By Kevin Buckland
TOKYO (Reuters) – Japan’s government defended tighter travel restrictions on visitors from China and South Korea, saying they were not too late to help slow the spread of the coronavirus outbreak, as Seoul protested the measures as “excessive”.
“The decision was the result of a comprehensive review of the information available about the situation in other countries and the effects of other measures,” chief government spokesman Yoshihide Suga said at a news conference on Friday. “I think the timing is appropriate.”
The new measures, announced by Prime Minister Shinzo Abe on Thursday, came after weeks of criticism he was failing to tackle the outbreak head-on and coincided with the country’s biggest one-day increase in new infections.
The number of coronavirus cases in Japan stood at 1,057 as of Friday morning, with new infections reported from Yamaguchi prefecture in the southwest to Hokkaido in the north, according to national broadcaster NHK. Kyodo reported a doctor in his 20s in the eastern region of Sagamihara had also caught the virus, which has killed 12 people in Japan and more than 3,000 globally since first detected in China late last year.
The rapid spread of the disease has raised doubts about whether Tokyo will be able to host the Olympics this summer, but the government has been insistent in recent days that the competition will begin as scheduled on July 24.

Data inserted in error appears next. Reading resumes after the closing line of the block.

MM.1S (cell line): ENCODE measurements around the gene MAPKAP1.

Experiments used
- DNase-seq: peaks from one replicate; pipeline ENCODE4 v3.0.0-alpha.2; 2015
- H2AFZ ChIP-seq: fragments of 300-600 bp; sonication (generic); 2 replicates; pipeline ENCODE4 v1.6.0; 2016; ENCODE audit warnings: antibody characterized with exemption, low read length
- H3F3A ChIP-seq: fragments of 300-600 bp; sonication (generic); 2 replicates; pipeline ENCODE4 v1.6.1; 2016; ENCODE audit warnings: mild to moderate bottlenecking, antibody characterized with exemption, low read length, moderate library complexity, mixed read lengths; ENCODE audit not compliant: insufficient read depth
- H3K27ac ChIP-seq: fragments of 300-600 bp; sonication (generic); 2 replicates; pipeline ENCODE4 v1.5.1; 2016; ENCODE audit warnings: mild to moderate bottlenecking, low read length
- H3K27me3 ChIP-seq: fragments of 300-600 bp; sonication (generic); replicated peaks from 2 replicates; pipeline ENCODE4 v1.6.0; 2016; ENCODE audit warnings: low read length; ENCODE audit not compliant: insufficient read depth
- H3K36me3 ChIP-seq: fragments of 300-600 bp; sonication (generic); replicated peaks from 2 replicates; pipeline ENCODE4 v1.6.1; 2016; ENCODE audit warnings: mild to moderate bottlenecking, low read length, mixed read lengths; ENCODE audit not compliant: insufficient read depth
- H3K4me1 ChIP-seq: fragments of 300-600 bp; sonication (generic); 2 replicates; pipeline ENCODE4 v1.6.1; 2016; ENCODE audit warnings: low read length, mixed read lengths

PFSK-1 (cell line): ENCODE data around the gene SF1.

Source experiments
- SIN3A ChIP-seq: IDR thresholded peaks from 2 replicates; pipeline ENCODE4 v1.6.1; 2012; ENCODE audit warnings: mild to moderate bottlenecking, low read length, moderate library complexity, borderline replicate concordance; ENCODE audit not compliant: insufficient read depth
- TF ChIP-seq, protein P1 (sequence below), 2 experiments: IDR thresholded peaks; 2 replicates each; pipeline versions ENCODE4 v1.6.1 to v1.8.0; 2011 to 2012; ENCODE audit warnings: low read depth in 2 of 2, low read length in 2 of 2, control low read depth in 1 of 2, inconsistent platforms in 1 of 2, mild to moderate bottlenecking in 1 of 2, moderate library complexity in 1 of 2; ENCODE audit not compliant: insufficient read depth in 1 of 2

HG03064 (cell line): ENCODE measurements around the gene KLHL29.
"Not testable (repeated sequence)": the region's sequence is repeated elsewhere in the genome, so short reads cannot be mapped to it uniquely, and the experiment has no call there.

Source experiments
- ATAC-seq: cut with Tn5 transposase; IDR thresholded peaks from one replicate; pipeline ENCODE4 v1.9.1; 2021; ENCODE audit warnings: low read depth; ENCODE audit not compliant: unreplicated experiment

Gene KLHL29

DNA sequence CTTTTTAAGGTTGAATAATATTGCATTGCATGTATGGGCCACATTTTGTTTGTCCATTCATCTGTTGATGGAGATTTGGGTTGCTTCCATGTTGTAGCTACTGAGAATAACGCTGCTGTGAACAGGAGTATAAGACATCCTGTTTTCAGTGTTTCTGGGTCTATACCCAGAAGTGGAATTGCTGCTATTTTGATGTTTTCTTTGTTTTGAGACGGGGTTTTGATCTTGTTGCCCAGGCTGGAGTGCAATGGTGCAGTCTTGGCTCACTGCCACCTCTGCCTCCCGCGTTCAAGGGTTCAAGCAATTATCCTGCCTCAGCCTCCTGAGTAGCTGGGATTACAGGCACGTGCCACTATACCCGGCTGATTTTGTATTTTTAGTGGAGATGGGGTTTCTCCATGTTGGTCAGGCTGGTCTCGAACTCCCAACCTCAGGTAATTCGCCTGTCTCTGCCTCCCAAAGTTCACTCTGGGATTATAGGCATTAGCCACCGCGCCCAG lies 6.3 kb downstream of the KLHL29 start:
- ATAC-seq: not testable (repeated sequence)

Starting Monday, people arriving from China and South Korea will be quarantined for two weeks at designated sites. Japanese nationals will also be subject to the measures, Suga said.
From Saturday, the government will also bar entry to people who have been to areas of South Korea and Iran with high infection rates.
“It is extremely regrettable Japan took this unreasonable and excessive step without sufficient prior consultation with us, and we strongly urge immediate reconsideration,” South Korea’s foreign ministry said in a statement.
South Korean Prime Minister Chung Sye-kyun said Seoul would respond with countermeasures, although he gave no details on what actions could be taken.
Relations between South Korea and former colonial ruler Japan are already under strain by a dispute over wartime labor that has spilled into trade.
Japan’s economy minister acknowledged the restrictions could hurt inbound tourism, although he said the priority needs to be on preventing the spread of the virus.
“The quarantine steps could have a negative impact on tourism in the short-term, but the number of tourists from China has already significantly dropped,” Yasutoshi Nishimura told reporters on Friday. “I will closely monitor the impact of the steps and how much we can curb infection.”
Chinese visitors in particular have been a lynchpin of Prime Minister Abe’s program for economic revitalization.
In a statement, Nishimura said the virus is having a major impact on the economy, and policy makers will take “necessary and ample” measures “without hesitation”.
The Bank of Japan may take steps this month to ensure companies hit by the outbreak do not face a financial squeeze before the March end of the current fiscal year, according to sources familiar with the central bank’s thinking.
Japan faces the risk of its first recession in nearly five years, with local residents also curbing spending and many businesses forced to stay closed because of the outbreak.
(Reporting by Kevin Buckland; Additional reporting by Kaori Kaneko; Editing by Gerry Doyle and Lincoln Feast)